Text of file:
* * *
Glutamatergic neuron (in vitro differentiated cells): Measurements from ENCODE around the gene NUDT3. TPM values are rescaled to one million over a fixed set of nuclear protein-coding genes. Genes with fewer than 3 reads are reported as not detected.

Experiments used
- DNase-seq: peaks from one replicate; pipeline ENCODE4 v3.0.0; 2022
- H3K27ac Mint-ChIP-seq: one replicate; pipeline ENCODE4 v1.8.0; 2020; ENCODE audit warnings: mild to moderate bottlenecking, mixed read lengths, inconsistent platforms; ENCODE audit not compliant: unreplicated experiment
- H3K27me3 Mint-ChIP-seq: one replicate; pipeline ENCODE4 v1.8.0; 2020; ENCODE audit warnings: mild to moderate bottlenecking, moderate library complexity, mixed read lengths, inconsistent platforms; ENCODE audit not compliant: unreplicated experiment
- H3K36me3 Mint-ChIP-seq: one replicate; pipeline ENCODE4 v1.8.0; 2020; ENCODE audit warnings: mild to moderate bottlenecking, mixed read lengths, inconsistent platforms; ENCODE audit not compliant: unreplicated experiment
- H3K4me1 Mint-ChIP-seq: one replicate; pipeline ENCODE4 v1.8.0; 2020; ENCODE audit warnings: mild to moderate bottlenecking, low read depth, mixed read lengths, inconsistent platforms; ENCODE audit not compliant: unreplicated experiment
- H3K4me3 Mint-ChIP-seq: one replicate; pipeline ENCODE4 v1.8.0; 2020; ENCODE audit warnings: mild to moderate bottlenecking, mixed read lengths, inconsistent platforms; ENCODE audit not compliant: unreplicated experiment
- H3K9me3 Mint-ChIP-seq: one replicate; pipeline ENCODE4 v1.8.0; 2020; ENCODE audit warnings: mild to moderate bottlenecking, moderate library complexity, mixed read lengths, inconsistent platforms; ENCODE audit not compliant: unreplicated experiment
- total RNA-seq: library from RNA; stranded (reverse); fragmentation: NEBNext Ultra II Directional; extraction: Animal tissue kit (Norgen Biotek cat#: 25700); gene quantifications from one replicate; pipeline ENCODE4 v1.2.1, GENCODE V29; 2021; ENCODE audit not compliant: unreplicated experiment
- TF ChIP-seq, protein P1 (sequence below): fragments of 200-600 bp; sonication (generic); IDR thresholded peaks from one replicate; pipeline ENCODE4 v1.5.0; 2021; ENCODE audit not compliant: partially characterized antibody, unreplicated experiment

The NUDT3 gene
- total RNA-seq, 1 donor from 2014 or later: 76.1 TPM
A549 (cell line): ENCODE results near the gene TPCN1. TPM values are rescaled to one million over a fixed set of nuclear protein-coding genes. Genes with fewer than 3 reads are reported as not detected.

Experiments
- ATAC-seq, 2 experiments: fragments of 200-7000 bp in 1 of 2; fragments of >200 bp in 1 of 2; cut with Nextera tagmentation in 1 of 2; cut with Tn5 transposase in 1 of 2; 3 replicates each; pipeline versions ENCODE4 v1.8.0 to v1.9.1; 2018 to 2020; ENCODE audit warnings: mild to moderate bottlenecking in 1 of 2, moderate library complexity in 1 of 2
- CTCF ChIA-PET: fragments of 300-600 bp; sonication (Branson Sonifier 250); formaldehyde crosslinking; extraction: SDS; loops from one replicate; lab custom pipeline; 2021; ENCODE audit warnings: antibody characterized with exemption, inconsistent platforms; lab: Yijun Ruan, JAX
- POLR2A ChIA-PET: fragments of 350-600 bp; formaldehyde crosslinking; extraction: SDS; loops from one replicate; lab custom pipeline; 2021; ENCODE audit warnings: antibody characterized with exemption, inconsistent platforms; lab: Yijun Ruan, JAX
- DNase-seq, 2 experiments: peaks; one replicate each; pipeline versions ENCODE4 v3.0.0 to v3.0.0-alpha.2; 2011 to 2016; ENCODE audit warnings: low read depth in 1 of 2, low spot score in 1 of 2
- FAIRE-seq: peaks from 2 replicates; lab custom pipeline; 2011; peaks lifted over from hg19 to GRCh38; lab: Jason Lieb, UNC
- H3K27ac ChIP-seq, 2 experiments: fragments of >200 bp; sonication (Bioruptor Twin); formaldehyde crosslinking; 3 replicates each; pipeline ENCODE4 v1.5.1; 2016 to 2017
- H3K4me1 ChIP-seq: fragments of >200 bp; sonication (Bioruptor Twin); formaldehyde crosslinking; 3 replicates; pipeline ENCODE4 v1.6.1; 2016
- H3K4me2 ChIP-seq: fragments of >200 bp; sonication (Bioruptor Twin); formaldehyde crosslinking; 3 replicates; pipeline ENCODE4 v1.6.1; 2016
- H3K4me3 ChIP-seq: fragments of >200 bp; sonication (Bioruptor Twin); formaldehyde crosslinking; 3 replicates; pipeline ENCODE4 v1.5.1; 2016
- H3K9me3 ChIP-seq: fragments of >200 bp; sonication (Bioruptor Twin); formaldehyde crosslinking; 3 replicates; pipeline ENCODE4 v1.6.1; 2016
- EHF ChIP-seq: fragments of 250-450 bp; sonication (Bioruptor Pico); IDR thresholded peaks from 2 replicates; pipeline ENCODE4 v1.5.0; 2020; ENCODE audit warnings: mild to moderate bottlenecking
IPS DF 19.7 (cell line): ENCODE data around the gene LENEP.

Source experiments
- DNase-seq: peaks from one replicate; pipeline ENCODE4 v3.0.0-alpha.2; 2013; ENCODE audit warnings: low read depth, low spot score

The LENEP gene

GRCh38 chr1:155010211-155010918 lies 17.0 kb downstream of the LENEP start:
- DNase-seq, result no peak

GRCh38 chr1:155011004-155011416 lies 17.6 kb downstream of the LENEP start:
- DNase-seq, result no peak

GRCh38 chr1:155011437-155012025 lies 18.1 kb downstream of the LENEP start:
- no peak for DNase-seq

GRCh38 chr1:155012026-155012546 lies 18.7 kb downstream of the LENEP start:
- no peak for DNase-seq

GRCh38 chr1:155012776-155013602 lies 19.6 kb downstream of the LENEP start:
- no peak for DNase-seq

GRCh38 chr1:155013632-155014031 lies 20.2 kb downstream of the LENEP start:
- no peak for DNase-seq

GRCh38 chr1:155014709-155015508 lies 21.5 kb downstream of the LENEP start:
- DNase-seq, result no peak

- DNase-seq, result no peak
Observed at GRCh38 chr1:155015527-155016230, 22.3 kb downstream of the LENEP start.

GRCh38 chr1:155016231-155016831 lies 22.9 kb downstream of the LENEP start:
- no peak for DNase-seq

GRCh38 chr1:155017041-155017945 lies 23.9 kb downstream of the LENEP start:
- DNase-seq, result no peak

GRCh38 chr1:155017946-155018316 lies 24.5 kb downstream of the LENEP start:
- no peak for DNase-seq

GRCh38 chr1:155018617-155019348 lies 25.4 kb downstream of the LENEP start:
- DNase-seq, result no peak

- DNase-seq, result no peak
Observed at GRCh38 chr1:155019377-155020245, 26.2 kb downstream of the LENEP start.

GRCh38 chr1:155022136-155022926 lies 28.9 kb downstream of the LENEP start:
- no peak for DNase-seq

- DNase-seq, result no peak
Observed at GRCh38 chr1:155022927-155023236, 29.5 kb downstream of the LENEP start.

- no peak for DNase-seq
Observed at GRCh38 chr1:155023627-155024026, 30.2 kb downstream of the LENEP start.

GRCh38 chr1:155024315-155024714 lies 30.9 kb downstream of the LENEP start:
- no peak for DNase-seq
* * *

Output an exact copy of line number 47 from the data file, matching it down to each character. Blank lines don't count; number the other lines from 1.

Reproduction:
GRCh38 chr1:155016231-155016831 lies 22.9 kb downstream of the LENEP start: